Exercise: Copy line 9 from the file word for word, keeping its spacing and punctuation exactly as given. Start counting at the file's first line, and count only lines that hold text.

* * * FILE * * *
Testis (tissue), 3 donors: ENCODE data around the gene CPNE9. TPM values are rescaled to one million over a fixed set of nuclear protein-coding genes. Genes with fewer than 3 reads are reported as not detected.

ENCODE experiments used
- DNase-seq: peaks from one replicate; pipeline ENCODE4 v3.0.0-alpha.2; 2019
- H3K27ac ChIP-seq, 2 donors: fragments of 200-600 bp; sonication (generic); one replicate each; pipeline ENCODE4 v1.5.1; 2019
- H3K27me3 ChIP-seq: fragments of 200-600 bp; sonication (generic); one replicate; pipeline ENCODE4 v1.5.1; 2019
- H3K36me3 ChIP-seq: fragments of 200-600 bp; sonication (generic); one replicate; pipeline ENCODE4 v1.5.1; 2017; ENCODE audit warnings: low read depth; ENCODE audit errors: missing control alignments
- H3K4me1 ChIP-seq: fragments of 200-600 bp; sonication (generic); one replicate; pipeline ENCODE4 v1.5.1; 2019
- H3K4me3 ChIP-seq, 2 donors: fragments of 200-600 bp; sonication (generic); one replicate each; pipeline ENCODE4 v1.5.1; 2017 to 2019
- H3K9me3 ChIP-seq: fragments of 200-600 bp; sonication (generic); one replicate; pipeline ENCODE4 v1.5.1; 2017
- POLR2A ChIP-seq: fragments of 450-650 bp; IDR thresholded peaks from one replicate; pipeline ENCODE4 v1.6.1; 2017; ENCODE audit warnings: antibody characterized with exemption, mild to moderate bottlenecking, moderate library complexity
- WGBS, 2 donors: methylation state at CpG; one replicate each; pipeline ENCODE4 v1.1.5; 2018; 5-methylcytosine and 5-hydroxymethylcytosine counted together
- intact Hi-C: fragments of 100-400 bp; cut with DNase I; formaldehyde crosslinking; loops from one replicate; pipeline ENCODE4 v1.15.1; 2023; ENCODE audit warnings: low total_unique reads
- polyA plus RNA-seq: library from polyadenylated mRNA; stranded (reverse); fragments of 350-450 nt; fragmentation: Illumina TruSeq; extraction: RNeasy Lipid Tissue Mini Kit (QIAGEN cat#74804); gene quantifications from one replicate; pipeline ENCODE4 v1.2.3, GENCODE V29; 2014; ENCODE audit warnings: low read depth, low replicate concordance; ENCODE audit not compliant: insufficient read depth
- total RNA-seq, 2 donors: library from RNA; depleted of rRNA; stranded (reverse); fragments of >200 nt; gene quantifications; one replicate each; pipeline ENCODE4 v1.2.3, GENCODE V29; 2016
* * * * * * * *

- H3K9me3 ChIP-seq: fragments of 200-600 bp; sonication (generic); one replicate; pipeline ENCODE4 v1.5.1; 2017